I just want to note here that while this could work in some situations where people are symlinking either individual plugins or the entire plugins directory, it doesn't address the issue where plugins break when deployed via Capistrano (as noted in comment:ticket:16953:31). Any situation where the entire document root is symlinked is affected by this same problem.

Interesting. While I understand my use-case causes issues I don't fully understand yours. Do any of the solutions proposed address your use-case issues? If not, is there an idea you have for a solution that would address it?

Last edited 16 months ago by MikeSchinkel (previous) (diff)

comment:26 follow-up: markjaquith16 months ago

The fact that __FILE__ is magic and we can't fix it, is a rather impressive hurdle to this proposed functionality having any practical effect. That is, it's not going to solve the problem MikeSchinkel is having because most plugins will just continue using __FILE__ which has long been best practice. We have trouble getting them to stop hardcoding /wp-content/plugins/my-plugin-name/ — and that has much more measurable negative effects.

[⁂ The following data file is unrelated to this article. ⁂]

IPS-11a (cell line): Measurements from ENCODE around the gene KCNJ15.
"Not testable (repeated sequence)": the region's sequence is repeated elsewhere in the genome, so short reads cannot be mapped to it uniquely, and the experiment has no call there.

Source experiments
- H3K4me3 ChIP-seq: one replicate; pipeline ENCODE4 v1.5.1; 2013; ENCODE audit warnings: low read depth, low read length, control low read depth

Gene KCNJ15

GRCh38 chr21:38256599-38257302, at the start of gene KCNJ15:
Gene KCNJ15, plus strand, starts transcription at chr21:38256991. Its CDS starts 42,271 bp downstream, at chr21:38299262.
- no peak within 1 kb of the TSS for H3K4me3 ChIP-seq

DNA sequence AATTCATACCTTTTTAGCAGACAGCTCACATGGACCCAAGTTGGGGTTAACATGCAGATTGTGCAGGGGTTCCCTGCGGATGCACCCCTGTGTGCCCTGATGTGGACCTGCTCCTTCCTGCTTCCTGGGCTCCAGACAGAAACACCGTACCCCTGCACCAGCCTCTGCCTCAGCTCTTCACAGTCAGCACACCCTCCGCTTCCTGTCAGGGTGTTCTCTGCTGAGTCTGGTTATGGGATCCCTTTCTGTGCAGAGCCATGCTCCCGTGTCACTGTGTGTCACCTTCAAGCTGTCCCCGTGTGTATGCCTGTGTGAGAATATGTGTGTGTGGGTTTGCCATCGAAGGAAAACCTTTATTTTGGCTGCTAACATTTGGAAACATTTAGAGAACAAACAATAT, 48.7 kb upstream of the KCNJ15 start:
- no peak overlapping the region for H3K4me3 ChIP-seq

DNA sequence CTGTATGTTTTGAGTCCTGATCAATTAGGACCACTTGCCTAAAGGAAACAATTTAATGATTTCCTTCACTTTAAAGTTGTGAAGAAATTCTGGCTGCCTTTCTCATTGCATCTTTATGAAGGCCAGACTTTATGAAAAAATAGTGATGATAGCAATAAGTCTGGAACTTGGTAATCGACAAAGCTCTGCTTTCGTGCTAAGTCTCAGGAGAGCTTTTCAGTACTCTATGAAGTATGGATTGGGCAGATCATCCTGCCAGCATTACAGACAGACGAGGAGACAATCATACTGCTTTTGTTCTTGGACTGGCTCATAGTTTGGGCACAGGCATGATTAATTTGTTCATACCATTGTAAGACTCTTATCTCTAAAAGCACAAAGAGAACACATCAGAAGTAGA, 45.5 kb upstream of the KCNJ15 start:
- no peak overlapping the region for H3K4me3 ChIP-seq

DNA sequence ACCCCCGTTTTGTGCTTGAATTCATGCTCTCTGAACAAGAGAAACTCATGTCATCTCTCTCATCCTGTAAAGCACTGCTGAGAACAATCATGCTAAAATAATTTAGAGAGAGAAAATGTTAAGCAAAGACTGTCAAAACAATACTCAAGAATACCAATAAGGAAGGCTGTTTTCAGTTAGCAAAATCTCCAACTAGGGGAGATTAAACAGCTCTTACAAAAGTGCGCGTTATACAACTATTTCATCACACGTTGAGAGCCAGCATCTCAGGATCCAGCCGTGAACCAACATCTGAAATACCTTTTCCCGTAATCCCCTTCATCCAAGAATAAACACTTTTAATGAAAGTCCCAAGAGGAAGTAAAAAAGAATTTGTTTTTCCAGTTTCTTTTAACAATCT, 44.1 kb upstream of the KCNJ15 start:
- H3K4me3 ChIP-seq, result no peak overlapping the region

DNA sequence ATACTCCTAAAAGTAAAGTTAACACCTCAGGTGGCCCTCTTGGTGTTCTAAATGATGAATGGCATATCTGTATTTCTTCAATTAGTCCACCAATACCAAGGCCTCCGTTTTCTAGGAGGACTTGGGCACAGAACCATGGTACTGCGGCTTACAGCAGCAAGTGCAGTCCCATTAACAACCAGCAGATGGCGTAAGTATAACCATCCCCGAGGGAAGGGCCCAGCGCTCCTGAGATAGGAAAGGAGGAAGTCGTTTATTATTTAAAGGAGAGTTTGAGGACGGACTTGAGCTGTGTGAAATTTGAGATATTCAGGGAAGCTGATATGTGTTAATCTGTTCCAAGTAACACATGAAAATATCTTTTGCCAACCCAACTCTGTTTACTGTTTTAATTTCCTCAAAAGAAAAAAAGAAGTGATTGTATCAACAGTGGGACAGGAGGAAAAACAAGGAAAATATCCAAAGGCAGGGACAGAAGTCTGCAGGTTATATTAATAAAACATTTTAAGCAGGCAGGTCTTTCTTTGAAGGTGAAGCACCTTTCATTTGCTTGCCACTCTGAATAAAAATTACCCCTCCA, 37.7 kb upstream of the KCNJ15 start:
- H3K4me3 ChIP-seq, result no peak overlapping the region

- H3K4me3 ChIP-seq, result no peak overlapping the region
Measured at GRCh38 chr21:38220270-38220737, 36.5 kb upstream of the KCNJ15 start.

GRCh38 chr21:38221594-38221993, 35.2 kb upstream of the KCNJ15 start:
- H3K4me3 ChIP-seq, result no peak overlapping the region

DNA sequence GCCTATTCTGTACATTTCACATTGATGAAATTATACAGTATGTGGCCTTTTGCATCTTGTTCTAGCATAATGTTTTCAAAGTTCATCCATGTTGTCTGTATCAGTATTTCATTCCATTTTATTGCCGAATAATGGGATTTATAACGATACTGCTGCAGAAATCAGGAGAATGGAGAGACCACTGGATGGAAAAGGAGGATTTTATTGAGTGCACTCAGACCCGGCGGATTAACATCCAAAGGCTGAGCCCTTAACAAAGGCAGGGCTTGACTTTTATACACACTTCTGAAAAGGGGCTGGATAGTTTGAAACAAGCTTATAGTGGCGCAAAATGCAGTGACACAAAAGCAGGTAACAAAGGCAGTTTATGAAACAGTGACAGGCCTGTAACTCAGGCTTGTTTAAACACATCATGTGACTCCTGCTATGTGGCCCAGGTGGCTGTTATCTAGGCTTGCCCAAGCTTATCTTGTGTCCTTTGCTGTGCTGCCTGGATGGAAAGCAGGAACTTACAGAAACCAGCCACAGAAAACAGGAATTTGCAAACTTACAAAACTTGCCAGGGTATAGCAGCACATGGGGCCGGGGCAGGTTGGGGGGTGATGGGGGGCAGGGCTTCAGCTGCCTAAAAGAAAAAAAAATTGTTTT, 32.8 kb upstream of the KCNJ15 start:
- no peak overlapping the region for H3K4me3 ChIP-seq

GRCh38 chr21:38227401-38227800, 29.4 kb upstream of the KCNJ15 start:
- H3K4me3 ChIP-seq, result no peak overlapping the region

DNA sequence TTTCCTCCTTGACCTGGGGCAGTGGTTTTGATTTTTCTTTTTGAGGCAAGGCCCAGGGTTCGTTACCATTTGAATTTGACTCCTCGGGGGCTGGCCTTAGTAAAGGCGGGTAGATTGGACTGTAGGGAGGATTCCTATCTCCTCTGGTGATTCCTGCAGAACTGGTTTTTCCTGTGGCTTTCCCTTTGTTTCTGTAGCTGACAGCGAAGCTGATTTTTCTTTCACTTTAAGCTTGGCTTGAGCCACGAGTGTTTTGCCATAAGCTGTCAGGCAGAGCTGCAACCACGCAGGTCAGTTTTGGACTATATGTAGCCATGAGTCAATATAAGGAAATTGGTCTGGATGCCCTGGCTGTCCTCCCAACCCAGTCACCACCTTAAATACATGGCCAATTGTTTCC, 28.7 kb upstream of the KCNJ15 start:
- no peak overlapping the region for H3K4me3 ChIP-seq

I'm much more interested in seeing if we can make it possible (or easier) for this situation to be supported without plugin authors having to change their code, which is what #16953 is focusing on.

comment:27 in reply to: ↑ 26 MikeSchinkel16 months ago

Replying to markjaquith:

That is, it's not going to solve the problem MikeSchinkel is having because most plugins will just continue using __FILE__ which has long been best practice.

The problem I'm having is with my own plugins that are under heavy development. I myself don't have an issue with having multiple copies of the same plugins from other authors that I don't happen to be modifying, but I need to be able to write my own so that I can symlink them.

I'm much more interested in seeing if we can make it possible (or easier) for this situation to be supported without plugin authors having to change their code, which is what #16953 is focusing on.

Understood, but please don't let perfect be the enemy of good.

comment:28 follow-up: markjaquith16 months ago

Replying to kchrist:

Replying to nacin:

  1. Avoid symlinks, and use VCS tools to check out the same code into multiple places (git submodules, svn externals, checkouts, etc)

I just want to note here that while this could work in some situations where people are symlinking either individual plugins or the entire plugins directory, it doesn't address the issue where plugins break when deployed via Capistrano (as noted in comment:ticket:16953:31). Any situation where the entire document root is symlinked is affected by this same problem.